EU promises to cut back on red tape
The European Commission has published proposals to simplify EU rules and "make them less burdensome".
It says it wants, for instance, to replace 37 acts of animal health regulation with a single law, and standardise VAT (sales tax) forms.
The idea is to ease the burden on businesses, and respond to public concerns about excessive red tape, says the BBC's Chris Morris in Brussels.
The Commission president said the EU should "not meddle on small matters".
This is the European Commission saying "we hear you" - we hear the clamour for less regulation and interference.
It will need a change in culture in the European bureaucracy - the idea that sometimes less is more is not natural Brussels territory.
But there is real political pressure now for change, and not just in the UK - opinion polls suggest that three quarters of EU citizens think there is too much red tape.
But let's also be clear about what this isn't. It's nothing close to what many people in British politics are now demanding: a repatriation of whole areas of policy competence - employment law, for example, or social policy.
Jose Manuel Barroso told the BBC he thinks a debate about returning competences can only be divisive. We should be pragmatic, he said, and concentrate on concrete pieces of legislation where we can do better, and where Europe can do less.
"Not everything that is good is good at European level," said Jose Manuel Barroso in a statement.
"Let's think twice whether, when and where we need to act at European level," he said, calling the Commission proposals "the most comprehensive exercise to date to make EU law lighter and simpler".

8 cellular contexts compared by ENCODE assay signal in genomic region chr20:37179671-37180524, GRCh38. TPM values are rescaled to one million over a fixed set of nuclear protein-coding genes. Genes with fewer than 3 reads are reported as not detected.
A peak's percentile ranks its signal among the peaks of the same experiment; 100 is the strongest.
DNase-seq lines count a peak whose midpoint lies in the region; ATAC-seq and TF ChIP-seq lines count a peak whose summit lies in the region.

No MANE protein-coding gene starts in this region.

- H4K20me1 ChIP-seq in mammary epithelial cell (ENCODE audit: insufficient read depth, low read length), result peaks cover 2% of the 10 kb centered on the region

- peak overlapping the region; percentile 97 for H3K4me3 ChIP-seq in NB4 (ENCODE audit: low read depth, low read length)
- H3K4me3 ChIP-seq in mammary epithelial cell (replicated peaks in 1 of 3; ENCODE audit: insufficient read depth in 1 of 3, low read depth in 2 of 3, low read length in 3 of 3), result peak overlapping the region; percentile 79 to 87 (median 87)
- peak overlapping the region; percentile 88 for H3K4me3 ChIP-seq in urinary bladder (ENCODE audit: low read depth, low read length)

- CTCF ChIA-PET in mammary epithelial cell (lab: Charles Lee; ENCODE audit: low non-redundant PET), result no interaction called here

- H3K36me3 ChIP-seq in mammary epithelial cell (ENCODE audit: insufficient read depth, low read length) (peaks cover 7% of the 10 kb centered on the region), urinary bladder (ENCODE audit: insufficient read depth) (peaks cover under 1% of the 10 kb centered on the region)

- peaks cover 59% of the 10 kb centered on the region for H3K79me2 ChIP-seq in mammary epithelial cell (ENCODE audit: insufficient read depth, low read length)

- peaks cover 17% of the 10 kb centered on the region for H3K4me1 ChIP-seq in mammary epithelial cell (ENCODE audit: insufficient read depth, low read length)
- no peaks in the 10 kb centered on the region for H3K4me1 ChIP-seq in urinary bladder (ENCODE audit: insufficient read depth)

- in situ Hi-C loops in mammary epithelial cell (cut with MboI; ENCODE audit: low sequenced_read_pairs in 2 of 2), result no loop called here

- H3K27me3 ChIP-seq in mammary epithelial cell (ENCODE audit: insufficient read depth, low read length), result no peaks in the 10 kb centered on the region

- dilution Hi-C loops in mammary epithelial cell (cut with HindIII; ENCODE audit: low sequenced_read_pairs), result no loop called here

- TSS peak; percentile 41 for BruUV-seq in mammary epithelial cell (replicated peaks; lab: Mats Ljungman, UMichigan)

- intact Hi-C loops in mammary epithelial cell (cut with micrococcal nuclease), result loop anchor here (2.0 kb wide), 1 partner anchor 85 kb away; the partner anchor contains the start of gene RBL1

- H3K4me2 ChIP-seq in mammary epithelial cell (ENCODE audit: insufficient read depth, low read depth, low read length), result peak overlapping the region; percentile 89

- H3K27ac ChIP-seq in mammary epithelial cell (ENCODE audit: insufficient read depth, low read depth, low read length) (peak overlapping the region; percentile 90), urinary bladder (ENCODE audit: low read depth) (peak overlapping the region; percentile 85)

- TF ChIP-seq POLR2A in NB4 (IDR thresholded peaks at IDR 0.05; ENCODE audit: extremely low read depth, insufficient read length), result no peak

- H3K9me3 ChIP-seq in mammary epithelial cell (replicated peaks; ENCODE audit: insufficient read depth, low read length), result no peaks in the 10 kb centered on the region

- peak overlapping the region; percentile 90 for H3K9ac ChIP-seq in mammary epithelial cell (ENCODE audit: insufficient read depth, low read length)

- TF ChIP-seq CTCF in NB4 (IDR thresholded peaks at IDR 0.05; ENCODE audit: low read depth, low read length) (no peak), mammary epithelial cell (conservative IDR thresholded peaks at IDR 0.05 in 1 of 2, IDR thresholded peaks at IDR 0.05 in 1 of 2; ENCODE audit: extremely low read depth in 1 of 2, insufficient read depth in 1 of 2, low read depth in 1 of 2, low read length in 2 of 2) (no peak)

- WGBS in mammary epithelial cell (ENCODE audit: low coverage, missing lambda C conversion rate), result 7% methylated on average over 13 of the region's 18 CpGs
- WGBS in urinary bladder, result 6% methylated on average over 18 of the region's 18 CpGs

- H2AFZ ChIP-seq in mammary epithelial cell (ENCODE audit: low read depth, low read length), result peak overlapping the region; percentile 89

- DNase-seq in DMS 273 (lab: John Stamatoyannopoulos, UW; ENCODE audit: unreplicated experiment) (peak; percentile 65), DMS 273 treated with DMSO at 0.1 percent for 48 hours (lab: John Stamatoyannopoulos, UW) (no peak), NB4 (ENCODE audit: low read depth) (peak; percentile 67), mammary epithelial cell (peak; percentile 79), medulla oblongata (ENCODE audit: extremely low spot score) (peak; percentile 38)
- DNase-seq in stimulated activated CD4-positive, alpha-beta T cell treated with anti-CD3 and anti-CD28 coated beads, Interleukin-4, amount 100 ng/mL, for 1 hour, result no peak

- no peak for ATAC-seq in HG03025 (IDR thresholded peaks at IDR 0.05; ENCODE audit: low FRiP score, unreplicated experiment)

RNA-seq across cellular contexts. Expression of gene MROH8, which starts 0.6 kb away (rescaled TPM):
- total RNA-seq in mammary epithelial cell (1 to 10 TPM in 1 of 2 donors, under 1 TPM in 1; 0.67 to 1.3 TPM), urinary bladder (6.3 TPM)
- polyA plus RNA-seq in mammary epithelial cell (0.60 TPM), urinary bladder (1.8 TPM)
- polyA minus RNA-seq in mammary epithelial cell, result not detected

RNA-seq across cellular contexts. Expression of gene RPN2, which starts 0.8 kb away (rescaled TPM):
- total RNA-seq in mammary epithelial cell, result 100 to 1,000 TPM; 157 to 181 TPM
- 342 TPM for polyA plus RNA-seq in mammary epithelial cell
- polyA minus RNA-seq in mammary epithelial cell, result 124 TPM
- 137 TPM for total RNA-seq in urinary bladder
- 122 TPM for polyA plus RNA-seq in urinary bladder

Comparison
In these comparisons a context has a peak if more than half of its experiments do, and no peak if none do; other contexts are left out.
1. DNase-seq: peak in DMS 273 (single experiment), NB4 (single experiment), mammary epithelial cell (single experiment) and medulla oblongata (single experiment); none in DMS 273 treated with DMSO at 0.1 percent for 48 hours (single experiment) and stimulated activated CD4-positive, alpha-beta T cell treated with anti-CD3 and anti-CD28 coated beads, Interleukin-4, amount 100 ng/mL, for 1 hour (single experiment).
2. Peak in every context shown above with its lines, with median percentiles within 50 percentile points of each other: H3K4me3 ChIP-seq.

The Commission noted that it had already removed some of its regulations including, for instance, a notorious ban on bendy cucumbers.
It said it would simplify some existing rules and withdraw proposals for others, including a ban on hairdressers wearing high heels.
The EU is responding to a political trend, our correspondent says, at a time when the British government wants a new relationship with the EU, and three quarters of all EU citizens think there is too much red tape.
Mr Barroso said last month that the EU should be "big on the big things and smaller on small things".
But the proposals focus on a specific list of legislation where Europe can do less, our correspondent says.
It is certainly not a proposal to return whole swathes of policy to national control, he adds.
As such, it is a long way from the kind of measures that would satisfy large parts of the UK Conservative Party, as Prime Minister David Cameron seeks to renegotiate the UK's relationship with the EU ahead of a referendum on Britain's membership.